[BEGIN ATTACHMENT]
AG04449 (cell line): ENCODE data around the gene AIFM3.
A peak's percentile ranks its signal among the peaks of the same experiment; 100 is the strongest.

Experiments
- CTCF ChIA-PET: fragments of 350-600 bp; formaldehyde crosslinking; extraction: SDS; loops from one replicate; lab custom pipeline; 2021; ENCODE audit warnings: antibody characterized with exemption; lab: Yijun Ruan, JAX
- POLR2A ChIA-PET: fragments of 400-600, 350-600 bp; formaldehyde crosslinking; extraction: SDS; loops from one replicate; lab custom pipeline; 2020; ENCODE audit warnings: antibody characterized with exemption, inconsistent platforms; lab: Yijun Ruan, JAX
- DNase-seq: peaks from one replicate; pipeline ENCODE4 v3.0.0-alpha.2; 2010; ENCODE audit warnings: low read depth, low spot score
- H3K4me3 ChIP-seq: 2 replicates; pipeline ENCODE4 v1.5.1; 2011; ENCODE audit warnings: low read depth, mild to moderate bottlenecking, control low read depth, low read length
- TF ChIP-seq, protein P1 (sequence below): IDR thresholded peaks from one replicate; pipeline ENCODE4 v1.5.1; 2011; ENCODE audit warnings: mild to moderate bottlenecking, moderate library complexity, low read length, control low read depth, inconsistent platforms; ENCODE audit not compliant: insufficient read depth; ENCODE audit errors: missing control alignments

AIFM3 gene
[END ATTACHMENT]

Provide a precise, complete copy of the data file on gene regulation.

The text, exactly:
AG04449 (cell line): ENCODE data around the gene AIFM3.
A peak's percentile ranks its signal among the peaks of the same experiment; 100 is the strongest.

Experiments
- CTCF ChIA-PET: fragments of 350-600 bp; formaldehyde crosslinking; extraction: SDS; loops from one replicate; lab custom pipeline; 2021; ENCODE audit warnings: antibody characterized with exemption; lab: Yijun Ruan, JAX
- POLR2A ChIA-PET: fragments of 400-600, 350-600 bp; formaldehyde crosslinking; extraction: SDS; loops from one replicate; lab custom pipeline; 2020; ENCODE audit warnings: antibody characterized with exemption, inconsistent platforms; lab: Yijun Ruan, JAX
- DNase-seq: peaks from one replicate; pipeline ENCODE4 v3.0.0-alpha.2; 2010; ENCODE audit warnings: low read depth, low spot score
- H3K4me3 ChIP-seq: 2 replicates; pipeline ENCODE4 v1.5.1; 2011; ENCODE audit warnings: low read depth, mild to moderate bottlenecking, control low read depth, low read length
- TF ChIP-seq, protein P1 (sequence below): IDR thresholded peaks from one replicate; pipeline ENCODE4 v1.5.1; 2011; ENCODE audit warnings: mild to moderate bottlenecking, moderate library complexity, low read length, control low read depth, inconsistent platforms; ENCODE audit not compliant: insufficient read depth; ENCODE audit errors: missing control alignments

AIFM3 gene